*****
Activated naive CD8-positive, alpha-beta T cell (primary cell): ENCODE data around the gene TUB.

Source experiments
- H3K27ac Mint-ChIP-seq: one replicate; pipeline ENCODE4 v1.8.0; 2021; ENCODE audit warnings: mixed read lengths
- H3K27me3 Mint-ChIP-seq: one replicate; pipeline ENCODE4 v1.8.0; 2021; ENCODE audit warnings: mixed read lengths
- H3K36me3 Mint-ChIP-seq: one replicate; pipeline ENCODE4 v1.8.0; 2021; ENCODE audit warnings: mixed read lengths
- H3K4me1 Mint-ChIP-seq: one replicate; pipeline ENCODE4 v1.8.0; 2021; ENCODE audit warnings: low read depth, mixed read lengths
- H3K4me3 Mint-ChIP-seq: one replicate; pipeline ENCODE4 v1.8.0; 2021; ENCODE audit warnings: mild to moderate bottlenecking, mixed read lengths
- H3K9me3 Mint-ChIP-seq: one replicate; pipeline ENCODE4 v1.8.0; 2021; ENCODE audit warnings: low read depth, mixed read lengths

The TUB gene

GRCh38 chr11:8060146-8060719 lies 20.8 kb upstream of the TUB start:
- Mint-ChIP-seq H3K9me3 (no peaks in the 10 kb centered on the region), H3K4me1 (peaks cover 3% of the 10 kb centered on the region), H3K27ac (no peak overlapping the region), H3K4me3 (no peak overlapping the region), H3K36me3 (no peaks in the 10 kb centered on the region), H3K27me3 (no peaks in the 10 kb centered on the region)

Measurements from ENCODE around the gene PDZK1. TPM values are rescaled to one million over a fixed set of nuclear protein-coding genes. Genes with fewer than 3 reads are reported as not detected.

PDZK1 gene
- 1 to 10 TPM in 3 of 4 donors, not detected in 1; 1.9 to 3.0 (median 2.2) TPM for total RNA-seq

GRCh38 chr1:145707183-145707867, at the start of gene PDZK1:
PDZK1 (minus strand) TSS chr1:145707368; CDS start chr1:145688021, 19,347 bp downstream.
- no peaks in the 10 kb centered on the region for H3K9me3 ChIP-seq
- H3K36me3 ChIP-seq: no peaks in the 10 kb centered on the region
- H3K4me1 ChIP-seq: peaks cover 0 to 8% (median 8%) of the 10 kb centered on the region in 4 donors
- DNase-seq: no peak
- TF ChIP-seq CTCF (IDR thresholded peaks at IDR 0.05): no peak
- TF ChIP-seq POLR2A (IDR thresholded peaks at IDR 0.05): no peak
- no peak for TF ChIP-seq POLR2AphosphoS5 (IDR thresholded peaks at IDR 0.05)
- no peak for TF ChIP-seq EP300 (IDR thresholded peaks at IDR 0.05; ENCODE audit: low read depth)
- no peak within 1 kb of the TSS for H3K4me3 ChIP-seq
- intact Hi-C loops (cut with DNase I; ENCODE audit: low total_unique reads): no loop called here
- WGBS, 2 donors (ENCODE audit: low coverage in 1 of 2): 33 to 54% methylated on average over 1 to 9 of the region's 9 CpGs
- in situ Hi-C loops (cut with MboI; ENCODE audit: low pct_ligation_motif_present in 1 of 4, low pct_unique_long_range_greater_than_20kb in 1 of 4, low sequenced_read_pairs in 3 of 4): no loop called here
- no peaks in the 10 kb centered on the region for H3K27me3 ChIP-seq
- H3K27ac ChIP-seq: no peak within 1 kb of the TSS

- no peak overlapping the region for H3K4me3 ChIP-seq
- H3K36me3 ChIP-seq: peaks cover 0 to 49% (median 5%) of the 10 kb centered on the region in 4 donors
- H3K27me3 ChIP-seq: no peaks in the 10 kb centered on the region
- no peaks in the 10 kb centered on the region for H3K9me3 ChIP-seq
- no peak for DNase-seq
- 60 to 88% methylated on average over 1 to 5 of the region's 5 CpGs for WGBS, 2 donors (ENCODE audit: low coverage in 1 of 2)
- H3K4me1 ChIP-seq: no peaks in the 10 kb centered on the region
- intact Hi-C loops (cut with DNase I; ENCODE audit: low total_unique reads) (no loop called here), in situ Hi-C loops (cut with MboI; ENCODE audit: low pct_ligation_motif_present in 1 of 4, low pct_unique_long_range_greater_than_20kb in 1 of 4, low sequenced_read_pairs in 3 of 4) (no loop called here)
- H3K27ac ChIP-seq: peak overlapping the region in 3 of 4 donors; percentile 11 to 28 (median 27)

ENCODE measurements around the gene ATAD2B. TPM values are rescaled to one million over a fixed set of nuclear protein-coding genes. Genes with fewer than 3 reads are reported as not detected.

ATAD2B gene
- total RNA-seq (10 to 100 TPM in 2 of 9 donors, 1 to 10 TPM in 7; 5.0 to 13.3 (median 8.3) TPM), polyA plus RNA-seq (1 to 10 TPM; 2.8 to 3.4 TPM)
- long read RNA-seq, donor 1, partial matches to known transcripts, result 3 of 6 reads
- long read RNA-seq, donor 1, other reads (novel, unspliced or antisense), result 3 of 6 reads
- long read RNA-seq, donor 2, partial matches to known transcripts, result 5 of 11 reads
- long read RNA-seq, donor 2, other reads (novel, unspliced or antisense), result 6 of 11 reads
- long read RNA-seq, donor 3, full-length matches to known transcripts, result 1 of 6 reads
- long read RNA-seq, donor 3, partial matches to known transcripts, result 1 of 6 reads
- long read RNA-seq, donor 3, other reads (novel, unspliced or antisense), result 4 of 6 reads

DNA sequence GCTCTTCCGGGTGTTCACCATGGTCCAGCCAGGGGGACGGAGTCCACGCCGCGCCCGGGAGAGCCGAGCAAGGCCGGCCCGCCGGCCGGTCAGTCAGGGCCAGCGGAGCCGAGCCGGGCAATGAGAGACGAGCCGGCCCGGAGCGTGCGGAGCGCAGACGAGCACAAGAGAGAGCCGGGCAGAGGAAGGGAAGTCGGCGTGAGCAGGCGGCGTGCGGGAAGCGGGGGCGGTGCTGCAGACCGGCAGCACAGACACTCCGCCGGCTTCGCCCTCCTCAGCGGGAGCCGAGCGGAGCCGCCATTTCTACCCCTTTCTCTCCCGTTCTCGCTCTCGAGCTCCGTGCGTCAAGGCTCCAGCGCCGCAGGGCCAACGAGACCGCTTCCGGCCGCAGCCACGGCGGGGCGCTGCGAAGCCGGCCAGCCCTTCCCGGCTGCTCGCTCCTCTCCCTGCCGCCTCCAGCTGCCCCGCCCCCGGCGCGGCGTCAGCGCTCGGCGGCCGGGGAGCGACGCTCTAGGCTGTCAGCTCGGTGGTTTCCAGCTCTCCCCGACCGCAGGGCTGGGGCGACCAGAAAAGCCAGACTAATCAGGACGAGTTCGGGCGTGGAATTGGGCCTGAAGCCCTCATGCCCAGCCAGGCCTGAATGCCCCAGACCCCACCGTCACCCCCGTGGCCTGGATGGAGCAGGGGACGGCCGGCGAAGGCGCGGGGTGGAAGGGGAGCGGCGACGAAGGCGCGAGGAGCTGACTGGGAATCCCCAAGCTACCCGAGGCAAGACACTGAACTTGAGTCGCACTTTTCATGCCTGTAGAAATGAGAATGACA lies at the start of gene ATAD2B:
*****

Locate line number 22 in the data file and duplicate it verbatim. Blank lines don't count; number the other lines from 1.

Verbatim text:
- TF ChIP-seq POLR2A (IDR thresholded peaks at IDR 0.05): no peak